Mineral Grading Grits - There are a total of twenty-two different grain particle sizes (grits) ranging from No. 12 (the coarsest) to No. 600 (the finest). The grit comparison chart will show the breakdown of these grits.
COATED ABRASIVES - BACKINGS
The backings used in the manufacturing of coated abrasive products are classified into four basic groups: 1) Cloth, 2) Paper, 3) Fiber and 4) Combination. These four backings are further subdivided as follows:
- "J" Weight (Jeans)- light weight and flexible - used mostly for finishing and fine polishing.
- "X" Weight (Drills) - heavier, more durable and stronger than "J" weight - recommended for medium and heavy-duty work.
- "A" Weight - lightest and most flexible of the papers - used primarily for finishing operations.
- "C" and "D" Weights - intermediate weights which are stronger but less flexible - used for hand sanding and for oscillating machine sanding.
- "E" Weight - strongest, most durable and least flexible. Has the most resistance to tear and is used primarily for mechanical sanding.
- Fiber - made from impregnated paper which has been condensed and hardened. Fiber is tough, strong, hard and able to withstand heat used for discs and drum sanding.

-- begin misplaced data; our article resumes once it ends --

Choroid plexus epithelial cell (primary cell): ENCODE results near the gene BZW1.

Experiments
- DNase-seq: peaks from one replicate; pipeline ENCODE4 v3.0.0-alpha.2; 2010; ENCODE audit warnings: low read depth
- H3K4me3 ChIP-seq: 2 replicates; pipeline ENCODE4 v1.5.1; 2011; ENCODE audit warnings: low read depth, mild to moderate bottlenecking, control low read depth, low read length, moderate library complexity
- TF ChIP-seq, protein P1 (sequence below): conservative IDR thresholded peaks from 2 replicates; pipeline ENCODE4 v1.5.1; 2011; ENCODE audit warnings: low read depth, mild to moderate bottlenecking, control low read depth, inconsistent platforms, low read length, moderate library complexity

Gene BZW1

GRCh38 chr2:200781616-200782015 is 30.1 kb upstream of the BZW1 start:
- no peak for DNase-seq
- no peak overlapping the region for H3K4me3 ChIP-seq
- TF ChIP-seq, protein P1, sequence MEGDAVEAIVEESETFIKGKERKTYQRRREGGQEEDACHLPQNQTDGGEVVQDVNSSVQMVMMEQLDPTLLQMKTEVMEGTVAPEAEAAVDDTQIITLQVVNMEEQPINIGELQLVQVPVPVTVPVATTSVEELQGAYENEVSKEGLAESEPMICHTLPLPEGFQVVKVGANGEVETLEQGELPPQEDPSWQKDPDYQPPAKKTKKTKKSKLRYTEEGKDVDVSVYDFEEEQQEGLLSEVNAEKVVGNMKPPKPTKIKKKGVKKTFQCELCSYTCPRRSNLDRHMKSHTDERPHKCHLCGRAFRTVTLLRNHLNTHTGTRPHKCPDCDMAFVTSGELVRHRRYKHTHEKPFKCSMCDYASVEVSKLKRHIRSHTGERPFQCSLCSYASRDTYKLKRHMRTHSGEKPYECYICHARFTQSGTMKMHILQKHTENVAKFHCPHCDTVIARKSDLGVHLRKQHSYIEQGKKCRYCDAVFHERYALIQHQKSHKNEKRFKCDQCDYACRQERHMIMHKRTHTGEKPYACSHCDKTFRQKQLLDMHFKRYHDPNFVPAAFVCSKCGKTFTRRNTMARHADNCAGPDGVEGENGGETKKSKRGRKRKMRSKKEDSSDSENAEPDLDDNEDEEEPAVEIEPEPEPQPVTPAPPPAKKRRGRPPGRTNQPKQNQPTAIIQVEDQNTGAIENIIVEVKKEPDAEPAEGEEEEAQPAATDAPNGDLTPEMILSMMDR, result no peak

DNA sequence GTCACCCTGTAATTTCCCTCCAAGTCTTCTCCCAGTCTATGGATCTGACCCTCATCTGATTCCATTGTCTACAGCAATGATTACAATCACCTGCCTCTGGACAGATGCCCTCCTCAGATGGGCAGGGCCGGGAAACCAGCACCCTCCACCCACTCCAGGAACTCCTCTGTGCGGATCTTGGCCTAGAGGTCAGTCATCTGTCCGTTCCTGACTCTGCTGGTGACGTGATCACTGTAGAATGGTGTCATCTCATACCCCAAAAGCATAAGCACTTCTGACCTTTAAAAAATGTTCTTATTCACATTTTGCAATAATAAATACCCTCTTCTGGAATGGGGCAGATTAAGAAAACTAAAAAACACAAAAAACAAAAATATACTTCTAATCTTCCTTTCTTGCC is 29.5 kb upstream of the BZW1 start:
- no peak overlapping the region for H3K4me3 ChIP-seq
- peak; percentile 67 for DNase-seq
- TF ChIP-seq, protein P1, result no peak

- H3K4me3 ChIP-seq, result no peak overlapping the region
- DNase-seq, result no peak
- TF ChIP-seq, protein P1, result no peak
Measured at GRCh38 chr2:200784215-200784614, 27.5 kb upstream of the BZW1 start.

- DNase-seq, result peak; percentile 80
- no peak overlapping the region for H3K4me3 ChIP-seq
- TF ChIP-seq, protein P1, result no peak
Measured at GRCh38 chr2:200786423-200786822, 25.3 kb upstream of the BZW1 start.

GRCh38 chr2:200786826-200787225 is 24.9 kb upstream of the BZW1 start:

- Paper and Cloth laminated together and used on high speed drum sanders and for floor sanding.
- Fiber and Cloth laminated together and used for discs.
COATED ABRASIVES - ADHESIVE BONDS
The third basic raw material used in the manufacture of coated abrasives is the bond. There are two layers of adhesives that anchor and lock the mineral to the backing. The first layer of adhesive is applied to the cloth then the abrasive is applied to that layer and locked on with a top layer of adhesive. There are basically five types of bonds used.
- Glue - used on both layers (glue over glue and usually results in the smoothest or finest finishes.
- Glue and Filler - this is a fine filler added to animal hide glue, producing a bond both durable and strong.